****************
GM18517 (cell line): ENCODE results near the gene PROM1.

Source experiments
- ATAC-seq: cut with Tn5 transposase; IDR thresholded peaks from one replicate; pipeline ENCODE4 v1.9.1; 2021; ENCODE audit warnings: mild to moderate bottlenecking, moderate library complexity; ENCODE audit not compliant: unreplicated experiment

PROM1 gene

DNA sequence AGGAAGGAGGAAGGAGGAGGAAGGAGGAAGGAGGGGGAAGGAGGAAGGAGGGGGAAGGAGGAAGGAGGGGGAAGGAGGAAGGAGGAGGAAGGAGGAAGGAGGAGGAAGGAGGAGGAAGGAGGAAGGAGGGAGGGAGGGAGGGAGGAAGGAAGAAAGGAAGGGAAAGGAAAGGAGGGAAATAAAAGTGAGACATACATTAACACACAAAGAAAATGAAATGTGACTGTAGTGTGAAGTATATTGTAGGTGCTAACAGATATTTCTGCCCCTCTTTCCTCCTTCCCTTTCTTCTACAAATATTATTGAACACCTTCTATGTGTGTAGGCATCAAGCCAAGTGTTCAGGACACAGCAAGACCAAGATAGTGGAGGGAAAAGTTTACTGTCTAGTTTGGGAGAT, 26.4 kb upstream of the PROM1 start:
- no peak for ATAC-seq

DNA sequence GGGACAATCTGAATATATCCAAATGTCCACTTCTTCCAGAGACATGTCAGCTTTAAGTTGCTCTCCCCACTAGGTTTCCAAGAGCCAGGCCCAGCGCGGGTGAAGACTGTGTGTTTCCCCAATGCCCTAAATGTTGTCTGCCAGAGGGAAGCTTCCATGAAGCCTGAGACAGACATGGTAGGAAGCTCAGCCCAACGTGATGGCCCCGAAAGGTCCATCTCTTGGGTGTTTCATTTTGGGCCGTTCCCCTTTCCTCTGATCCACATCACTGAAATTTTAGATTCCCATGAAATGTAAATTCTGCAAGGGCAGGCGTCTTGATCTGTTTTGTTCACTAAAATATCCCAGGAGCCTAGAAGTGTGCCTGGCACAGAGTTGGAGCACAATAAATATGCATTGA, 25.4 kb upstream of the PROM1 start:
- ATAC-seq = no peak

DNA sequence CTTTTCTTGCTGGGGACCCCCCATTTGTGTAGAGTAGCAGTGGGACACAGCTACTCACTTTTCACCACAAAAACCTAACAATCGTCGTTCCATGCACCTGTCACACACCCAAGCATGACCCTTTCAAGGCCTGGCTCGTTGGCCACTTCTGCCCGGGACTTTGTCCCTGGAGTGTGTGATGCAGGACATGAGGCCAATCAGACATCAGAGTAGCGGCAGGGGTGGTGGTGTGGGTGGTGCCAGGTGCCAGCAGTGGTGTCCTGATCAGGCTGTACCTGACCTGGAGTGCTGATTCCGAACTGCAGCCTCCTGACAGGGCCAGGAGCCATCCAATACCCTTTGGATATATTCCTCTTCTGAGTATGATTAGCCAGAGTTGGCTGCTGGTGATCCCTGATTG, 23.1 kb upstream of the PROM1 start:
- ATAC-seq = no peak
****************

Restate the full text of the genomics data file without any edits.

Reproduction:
GM18517 (cell line): ENCODE results near the gene PROM1.

Source experiments
- ATAC-seq: cut with Tn5 transposase; IDR thresholded peaks from one replicate; pipeline ENCODE4 v1.9.1; 2021; ENCODE audit warnings: mild to moderate bottlenecking, moderate library complexity; ENCODE audit not compliant: unreplicated experiment

PROM1 gene

DNA sequence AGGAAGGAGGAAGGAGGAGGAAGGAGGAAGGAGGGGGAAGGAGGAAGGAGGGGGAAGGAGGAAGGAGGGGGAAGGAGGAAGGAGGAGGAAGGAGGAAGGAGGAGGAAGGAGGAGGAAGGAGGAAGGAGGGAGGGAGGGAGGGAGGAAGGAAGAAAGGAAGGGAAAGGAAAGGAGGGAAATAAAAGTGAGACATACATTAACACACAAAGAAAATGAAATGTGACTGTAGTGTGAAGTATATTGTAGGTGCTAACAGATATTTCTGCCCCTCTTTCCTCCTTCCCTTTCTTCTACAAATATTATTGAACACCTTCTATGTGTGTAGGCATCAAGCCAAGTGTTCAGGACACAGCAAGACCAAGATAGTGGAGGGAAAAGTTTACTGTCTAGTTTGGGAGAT, 26.4 kb upstream of the PROM1 start:
- no peak for ATAC-seq

DNA sequence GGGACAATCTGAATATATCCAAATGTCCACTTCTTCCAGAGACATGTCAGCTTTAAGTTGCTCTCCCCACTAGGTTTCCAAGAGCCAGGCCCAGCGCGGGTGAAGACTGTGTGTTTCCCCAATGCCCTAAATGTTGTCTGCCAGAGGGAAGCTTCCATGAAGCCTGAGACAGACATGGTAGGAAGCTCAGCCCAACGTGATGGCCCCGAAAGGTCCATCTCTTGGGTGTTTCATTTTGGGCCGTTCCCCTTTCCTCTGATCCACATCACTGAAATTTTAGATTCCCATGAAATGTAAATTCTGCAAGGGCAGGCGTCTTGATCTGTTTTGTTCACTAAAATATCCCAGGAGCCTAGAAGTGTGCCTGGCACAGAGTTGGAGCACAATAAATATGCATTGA, 25.4 kb upstream of the PROM1 start:
- ATAC-seq = no peak

DNA sequence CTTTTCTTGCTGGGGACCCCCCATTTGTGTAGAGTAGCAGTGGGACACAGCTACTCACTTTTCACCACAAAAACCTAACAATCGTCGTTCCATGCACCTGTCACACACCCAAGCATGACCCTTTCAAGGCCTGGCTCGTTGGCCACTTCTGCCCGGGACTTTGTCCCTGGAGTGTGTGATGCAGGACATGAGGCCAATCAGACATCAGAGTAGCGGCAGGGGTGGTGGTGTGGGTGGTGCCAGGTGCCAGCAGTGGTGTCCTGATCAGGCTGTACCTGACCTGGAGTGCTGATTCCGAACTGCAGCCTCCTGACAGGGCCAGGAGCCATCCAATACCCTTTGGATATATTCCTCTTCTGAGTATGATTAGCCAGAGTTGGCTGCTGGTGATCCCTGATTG, 23.1 kb upstream of the PROM1 start:
- ATAC-seq = no peak